R. Glenn Hubbard and the Republican-Democratic fiscal divide

August 23, 2012

If you aren’t American, the possibility that this election could hinge on abortion rights may seem absurd. Surely the stagnant world economy, the relative decline of U.S. power and climate change, just to name three, all trump reproductive freedom as issues that should be at the top of the national agenda.

But up close the focus on abortion is less bewildering. If, like Todd Akin, the Missouri congressman whose comments about rape focused the United States’ attention on the subject of abortion this week, you believe embryos are full-fledged human beings, no issue is as important as what you view as the continuing and legal murder of these innocents. If, on the other hand, you are a woman of childbearing age who happens not to share Akin’s beliefs, no issue is as important as the right to control your own body, which the congressman’s view threatens.

Having said all of that, the spotlight on abortion rights is also the product of a family feud inside the Republican Party. Republican grass-roots activists are desperate to propel the issue to the top of the national agenda, while the party’s elders — and their presidential nominee — are equally desperate to stop us all from talking about it.

If Mitt Romney has his way, the focus will eventually swing back to the issue that most voters spend the most time thinking about: the economy. And if that happens, a man worth talking to is R. Glenn Hubbard, a top Romney adviser who served as the chairman of George W. Bush’s Council of Economic Advisers and is now the dean of Columbia Business School.

Hubbard sees this election as one that offers Americans a sharp choice about the kind of country they want to live in. “The real issue for the public is to figure out which narrative do we want,” Hubbard said in a conversation in his office on the Columbia campus this week. “We can have a bigger government, if that’s the public’s choice. It’ll just require higher taxes on every American.”

“Do you want that,” he asked, “or do you want smaller government, smaller taxes?”

Hubbard is right that the ideological choice U.S. voters face when it comes to the economy and, indeed, the nature of their country more broadly, is clear and significant. There’s a reason the political debate is so polarized right now: The United States is at a very real crossroads.

While both parties are happy to describe this contrast in broad terms, when it comes to explaining their visions in more than a single sentence each side is unwilling to trust voters to understand the full implications of their position.

The Republican hypocrisy is to promise lower taxes, a balanced budget and spending cuts that avoid curtailing the essential government services Americans cherish. Eliminating waste and making the state more efficient only goes so far, and Republicans are reluctant to spell out just how much the state would have to shrink to allow a President Romney to both enact his promised tax cuts and balance the budget.

There is, of course, another way to square Romney’s fiscal circle: to adopt the credo of former Vice President Dick Cheney, who argued that Ronald Reagan proved that deficits don’t matter. Under this approach, a Republican administration would focus on cutting taxes first and leave balancing the budget for a little later.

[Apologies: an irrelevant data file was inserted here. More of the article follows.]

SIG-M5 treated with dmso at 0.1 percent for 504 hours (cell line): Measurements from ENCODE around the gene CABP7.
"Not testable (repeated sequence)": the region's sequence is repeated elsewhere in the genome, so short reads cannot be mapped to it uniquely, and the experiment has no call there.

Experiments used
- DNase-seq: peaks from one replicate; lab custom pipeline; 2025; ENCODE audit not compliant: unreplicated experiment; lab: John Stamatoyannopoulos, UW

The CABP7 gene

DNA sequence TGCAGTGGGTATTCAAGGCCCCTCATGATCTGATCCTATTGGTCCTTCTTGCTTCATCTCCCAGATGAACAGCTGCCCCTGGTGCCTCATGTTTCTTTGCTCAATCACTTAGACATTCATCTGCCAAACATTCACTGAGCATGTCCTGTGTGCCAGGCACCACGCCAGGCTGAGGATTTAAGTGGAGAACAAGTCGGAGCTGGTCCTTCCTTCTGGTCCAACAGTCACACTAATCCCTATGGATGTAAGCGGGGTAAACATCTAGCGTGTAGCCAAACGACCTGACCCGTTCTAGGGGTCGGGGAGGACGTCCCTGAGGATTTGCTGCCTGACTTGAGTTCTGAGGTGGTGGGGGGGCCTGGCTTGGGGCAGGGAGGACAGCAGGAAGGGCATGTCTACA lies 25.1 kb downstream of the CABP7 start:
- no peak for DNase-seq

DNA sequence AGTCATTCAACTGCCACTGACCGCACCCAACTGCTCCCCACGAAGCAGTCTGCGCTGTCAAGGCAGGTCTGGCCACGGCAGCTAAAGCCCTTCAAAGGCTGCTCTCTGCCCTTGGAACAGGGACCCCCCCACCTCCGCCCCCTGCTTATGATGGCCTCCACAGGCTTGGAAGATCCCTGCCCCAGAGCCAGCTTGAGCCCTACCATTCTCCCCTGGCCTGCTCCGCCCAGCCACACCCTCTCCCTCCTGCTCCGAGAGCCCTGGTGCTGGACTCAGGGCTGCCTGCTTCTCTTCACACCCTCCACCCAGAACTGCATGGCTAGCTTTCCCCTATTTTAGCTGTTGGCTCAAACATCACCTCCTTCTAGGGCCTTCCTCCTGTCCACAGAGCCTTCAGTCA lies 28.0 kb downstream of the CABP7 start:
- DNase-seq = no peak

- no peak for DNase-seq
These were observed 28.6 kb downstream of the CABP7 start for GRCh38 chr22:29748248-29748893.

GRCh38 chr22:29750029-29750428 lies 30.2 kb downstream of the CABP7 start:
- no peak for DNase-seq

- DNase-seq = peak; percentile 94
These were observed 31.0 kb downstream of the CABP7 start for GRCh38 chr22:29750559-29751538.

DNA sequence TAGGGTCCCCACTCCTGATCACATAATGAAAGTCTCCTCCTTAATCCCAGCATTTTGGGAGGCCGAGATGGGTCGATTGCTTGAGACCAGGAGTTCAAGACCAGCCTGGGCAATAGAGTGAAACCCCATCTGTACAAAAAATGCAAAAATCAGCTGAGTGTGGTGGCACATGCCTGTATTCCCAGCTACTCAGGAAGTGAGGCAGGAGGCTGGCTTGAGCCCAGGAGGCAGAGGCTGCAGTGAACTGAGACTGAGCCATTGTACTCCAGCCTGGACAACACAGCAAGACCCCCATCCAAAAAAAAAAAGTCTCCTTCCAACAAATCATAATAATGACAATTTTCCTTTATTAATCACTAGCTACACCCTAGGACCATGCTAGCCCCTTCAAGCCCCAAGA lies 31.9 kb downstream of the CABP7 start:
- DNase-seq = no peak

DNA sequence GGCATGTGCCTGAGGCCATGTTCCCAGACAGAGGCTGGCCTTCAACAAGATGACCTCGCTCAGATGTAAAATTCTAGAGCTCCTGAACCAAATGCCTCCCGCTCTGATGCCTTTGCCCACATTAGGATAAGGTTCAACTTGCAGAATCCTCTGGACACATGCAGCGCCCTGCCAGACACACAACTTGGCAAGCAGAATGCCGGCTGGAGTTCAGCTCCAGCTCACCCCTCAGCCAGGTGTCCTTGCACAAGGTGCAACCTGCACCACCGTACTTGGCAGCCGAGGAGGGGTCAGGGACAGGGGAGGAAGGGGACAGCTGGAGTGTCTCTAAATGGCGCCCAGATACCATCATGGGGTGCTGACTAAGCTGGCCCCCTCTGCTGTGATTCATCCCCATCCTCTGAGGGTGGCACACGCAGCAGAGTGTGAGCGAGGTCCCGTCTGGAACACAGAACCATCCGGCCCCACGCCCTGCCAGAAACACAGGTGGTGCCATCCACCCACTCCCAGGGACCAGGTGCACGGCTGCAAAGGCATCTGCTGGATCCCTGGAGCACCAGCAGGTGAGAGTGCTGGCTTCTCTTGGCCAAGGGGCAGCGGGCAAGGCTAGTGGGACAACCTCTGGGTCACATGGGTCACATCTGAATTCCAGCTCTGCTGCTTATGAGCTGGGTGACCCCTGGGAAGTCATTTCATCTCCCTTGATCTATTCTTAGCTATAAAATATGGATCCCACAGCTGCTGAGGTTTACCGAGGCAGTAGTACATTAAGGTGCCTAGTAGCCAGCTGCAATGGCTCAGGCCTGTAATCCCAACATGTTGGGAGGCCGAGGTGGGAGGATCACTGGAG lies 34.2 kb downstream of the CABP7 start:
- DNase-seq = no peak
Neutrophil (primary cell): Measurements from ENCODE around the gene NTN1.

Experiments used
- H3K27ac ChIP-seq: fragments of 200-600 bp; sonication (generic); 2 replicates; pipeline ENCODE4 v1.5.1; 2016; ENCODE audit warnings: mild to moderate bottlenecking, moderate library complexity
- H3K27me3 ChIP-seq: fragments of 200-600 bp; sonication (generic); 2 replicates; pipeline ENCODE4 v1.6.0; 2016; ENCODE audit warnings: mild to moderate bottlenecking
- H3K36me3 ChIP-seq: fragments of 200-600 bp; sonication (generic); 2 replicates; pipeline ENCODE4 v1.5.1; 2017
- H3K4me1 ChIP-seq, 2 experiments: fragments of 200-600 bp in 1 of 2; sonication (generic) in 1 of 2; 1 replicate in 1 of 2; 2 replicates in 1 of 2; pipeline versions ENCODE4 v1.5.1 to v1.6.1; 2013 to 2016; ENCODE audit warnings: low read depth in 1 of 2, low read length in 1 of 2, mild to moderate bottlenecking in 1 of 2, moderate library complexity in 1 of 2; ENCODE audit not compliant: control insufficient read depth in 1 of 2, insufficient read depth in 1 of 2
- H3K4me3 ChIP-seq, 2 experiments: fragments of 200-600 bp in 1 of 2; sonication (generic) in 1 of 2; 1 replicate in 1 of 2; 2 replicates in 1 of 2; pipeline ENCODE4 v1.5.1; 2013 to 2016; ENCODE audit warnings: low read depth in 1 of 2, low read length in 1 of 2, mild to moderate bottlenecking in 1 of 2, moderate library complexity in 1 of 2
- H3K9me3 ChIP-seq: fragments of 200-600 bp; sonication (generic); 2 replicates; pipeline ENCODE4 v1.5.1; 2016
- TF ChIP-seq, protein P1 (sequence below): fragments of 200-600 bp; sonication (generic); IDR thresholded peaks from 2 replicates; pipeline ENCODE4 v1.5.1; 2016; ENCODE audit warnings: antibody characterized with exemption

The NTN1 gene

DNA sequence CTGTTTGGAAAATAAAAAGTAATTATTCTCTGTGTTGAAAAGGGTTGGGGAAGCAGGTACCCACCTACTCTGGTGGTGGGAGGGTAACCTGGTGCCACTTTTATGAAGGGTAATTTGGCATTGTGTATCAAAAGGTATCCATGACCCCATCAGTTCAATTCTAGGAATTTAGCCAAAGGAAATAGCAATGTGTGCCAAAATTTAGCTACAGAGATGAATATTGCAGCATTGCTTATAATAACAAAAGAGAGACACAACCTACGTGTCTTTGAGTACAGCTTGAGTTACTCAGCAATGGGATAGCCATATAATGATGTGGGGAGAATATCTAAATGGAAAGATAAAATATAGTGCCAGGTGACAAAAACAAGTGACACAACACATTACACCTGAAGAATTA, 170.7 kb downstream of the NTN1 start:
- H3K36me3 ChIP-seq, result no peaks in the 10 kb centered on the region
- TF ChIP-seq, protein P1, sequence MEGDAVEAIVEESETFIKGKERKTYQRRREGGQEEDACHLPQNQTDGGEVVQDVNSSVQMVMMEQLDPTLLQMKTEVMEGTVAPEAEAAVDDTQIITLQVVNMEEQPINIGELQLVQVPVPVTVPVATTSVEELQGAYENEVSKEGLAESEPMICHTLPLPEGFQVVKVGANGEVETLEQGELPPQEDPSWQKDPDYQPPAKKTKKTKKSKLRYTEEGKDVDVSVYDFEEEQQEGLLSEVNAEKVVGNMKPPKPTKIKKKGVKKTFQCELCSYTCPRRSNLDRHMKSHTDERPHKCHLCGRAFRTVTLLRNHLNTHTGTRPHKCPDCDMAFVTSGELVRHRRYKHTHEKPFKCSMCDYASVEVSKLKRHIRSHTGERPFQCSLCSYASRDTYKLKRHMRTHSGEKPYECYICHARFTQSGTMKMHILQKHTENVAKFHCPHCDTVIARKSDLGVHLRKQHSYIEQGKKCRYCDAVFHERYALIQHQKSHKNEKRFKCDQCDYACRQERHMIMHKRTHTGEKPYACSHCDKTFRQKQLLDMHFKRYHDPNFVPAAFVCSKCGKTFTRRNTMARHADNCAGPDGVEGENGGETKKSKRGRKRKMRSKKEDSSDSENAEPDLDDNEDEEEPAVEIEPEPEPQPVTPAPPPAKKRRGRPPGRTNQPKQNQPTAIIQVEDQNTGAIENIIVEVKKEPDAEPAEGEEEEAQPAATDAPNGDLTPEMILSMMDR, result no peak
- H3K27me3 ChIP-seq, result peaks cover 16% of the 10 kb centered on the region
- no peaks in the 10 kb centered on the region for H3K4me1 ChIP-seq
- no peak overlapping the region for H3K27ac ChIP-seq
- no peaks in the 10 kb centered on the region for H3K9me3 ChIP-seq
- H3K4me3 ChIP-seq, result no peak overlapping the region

The point of hypocrisy is to say one thing and to do something rather different. But even in these pre-election days of talking points, Hubbard makes very clear that the ticket shared by Romney and Paul Ryan has absolutely no interest in British-style shock therapy.

“Definitely not,” Hubbard said, when I asked him whether Romney was proposing a British scenario. “Part of the problem in Europe and in Britain is that austerity has the impression that we have to make every change today. That’s not true in Europe and it’s especially not true in the United States. What we need is a glide path to fiscal sustainability. It doesn’t have to happen today.”

Call it closet Keynesianism, with a 2013 stealth stimulus disguised as deep tax cuts. That is what many of Romney’s moneyed Wall Street supporters are hoping for — with a further, Nixon-goes-to-China expectation that a tax-cutting President Romney would have the best chance of taming the die-hard Republican deficit hawks in Congress.

The Democratic hypocrisy also involves squaring pledges about taxes with promises of fiscal prudence. President Barack Obama vows to maintain a supportive state — and to extend health care coverage — while not raising taxes for the middle class, and eventually balancing the budget.

This math, as Hubbard pointed out, doesn’t work either. The state programs that many Americans depend on today cost more than what they pay in taxes. Increasing taxes on the rich will help, but that is not enough. Yet, just as the Republicans won’t admit that they can’t balance the budget and cut taxes without shriveling the state to levels many Americans would not tolerate, the Democrats won’t tell you that the more generous state they believe in will only be sustainable if quite a few Americans pay more for it.

You get what you pay for — there’s a message I think American voters are smart enough to understand.

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I don’t see how Romney could run on the economy when his economic adviser was a key economic adviser for Bush. If anyone looks back to January of 2009, they can see the state Bush and Hubbard left the economy in. Even for all their complaining about Obama, the economy is still in far better shape than when bush left office.

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